Sunday, May 14, 2017

The Conversations We Never Had ~ A Review

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I was recently given the opportunity to read the book The Conversations We Never Had by Jeffrey H Konis. (Paperback, 208 pages Published May 3rd 2016 by Outskirts Press ISBN 1478767294) It is a fictitious account of the time he spent living with his grandmother and the conversations he never had; but wished he did.

I wasn't sure what to expect, and honestly it took me a little while to begin to read it. For some reason I thought it would be sad, or dry. It was neither and I'm now wondering why I was even hesitant.

This is a well written and thoroughly enjoyable book, I was drawn into Jeffinga's world immediately, looking forward to hearing more from Grandma Ola as she recanted her life while chain-smoking Newports. All the while thinking, regrettably, of the opportunities I squandered as well. Never thinking to ask the questions that plague me now as I write and research my own family history.

The cover photo was especially haunting - I found myself looking at it often as I read about the life and times of the family portrayed in the book. As the story unfolded it added greater context for me, as the reader, to put an actual face with the events.

I got the impression that the writing of the story was the catharsis Mr Konis required to work through his regret. In doing so he surely was brought closer to understanding the life and times of his Jewish ancestors in Poland during the time of the Holocaust. The writing of this book was clearly a labor of love and it shows in the story.

I recommend this book to anyone who likes a good story, whether having an interest in history, genealogy or family dynamic. It's a quick read, but a story that will stay with you and cause you to think about your own family and the conversations you might never have had.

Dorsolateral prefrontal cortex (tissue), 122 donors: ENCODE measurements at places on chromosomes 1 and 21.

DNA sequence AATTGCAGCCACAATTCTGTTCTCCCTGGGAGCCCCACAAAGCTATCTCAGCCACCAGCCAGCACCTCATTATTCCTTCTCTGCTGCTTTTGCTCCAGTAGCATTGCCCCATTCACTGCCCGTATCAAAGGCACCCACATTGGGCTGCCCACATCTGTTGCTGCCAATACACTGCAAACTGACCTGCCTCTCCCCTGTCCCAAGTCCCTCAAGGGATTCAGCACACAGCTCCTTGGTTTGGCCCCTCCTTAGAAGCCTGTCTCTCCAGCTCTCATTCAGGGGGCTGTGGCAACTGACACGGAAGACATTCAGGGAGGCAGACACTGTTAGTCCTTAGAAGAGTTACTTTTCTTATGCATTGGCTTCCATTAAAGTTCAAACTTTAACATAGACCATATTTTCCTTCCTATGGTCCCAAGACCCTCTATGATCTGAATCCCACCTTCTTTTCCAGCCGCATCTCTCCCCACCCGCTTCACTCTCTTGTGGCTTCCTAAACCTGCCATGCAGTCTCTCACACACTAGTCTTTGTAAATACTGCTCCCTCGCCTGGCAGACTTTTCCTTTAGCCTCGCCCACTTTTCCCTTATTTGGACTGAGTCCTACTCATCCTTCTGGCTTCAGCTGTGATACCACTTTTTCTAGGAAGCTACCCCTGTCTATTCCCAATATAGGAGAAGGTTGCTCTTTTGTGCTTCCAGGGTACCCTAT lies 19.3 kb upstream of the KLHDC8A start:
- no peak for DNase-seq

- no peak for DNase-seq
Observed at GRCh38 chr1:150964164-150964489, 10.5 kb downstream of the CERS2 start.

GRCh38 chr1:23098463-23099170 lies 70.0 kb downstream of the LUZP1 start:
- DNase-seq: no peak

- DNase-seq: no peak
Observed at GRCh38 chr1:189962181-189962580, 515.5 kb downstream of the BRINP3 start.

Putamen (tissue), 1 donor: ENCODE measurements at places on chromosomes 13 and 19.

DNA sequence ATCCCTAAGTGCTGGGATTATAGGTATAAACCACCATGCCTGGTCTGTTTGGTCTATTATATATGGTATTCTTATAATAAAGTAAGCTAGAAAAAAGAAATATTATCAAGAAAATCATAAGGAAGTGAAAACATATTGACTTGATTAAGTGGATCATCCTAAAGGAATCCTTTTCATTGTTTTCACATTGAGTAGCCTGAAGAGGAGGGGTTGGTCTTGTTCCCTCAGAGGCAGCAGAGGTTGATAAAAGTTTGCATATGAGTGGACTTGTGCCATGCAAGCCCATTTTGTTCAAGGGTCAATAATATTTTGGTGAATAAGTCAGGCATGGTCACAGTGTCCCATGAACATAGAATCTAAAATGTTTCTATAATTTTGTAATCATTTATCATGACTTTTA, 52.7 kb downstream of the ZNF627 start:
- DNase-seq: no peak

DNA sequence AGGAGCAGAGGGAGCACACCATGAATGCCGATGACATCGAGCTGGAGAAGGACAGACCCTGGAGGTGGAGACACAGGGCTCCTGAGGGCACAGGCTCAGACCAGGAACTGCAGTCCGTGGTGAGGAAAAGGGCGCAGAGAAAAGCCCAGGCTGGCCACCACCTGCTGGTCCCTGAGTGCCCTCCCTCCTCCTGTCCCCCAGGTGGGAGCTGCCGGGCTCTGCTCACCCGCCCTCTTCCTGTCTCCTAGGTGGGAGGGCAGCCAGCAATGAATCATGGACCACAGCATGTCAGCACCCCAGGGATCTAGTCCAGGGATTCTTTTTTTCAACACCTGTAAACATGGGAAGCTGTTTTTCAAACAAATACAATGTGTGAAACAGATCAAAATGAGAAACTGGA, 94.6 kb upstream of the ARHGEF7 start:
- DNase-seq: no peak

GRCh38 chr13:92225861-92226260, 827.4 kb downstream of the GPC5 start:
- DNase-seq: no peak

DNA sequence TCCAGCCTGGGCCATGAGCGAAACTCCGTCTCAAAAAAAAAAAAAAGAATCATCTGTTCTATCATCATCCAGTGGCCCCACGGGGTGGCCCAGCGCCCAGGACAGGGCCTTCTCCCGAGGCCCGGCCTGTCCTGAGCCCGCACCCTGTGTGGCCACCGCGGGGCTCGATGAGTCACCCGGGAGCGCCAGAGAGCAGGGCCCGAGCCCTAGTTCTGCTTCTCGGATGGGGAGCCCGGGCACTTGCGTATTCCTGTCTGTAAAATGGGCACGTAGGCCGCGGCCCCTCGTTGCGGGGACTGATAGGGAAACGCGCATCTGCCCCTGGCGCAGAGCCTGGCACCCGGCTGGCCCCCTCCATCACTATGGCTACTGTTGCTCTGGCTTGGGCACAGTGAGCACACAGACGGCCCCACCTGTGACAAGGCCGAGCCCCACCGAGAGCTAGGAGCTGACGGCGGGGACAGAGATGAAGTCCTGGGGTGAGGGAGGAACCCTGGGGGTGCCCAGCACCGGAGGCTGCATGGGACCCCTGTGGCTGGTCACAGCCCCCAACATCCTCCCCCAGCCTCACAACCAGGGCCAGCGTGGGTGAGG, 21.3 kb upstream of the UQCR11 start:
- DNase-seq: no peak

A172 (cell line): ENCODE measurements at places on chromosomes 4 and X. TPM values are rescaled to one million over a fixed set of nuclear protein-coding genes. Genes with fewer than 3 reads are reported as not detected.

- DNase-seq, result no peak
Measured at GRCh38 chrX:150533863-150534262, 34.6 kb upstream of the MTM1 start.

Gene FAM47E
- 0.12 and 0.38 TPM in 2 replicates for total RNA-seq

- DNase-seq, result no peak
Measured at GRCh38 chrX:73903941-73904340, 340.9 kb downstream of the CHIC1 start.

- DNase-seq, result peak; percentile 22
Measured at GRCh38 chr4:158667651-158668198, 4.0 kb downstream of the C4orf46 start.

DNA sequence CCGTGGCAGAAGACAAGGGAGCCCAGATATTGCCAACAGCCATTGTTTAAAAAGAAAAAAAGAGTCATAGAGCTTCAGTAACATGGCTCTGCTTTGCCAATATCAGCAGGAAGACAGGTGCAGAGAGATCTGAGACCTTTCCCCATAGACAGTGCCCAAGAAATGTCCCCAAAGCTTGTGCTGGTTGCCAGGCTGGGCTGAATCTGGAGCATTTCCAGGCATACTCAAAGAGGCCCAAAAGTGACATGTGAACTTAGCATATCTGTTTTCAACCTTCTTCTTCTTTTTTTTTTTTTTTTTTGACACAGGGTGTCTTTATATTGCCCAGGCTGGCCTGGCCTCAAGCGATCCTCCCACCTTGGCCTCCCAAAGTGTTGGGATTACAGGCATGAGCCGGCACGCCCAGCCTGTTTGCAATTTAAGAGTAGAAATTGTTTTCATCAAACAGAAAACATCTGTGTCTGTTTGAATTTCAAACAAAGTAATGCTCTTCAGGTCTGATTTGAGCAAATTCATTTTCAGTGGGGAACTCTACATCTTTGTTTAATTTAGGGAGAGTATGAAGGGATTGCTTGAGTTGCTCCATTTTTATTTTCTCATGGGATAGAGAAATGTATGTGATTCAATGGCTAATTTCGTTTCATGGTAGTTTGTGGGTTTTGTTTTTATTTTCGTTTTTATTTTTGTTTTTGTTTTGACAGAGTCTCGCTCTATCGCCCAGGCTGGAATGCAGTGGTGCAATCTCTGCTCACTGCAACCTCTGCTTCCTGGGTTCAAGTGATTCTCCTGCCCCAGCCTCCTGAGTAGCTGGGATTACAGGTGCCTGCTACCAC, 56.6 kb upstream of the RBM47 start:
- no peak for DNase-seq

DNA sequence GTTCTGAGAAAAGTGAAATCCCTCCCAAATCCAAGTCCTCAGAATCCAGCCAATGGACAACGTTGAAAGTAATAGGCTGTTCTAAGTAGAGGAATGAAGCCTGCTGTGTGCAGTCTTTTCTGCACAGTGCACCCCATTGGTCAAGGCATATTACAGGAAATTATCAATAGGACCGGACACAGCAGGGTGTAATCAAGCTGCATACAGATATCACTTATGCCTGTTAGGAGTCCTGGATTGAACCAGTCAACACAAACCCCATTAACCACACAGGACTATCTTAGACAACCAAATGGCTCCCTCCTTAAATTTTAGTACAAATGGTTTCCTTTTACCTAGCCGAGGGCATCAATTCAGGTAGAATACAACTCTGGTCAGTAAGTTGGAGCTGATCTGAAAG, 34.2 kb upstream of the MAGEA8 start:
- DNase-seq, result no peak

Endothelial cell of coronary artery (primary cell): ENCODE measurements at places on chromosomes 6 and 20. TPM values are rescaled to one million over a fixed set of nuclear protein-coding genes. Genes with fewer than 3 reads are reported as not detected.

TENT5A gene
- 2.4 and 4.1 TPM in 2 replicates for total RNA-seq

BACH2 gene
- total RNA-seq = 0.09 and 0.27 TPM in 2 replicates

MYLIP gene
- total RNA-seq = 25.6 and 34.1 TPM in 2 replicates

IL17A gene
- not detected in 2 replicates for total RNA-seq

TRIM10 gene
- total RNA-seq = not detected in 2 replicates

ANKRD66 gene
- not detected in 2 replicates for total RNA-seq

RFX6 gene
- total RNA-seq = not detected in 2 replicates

From the back cover: "This is the dream of a grandson, who had taken his grandmother for granted, to have a second chance, the opportunity to learn about his family from the only person in the world who knew them, who remembered them. My father remembers nothing about his real parents for they were dead by the time he was nine. Olga, his mother's younger sister, survived the Holocaust, found my father hiding on a farm in Poland and later brought him to America to raise as her own. He never asked her any questions about his parents. Though I later moved in with Olga for a period of time, I repeated history and never asked her the questions my father never asked. Olga has been gone for more than twenty years, along with everything she could have told me, leaving me with a sense of guilt and profound regret. The Conversations We Never Had is a chronicle of my time spent with Grandma "Ola" and tells the stories she might have shared had I asked the questions."

©2017 Anne Faulkner -, All Rights Reserved

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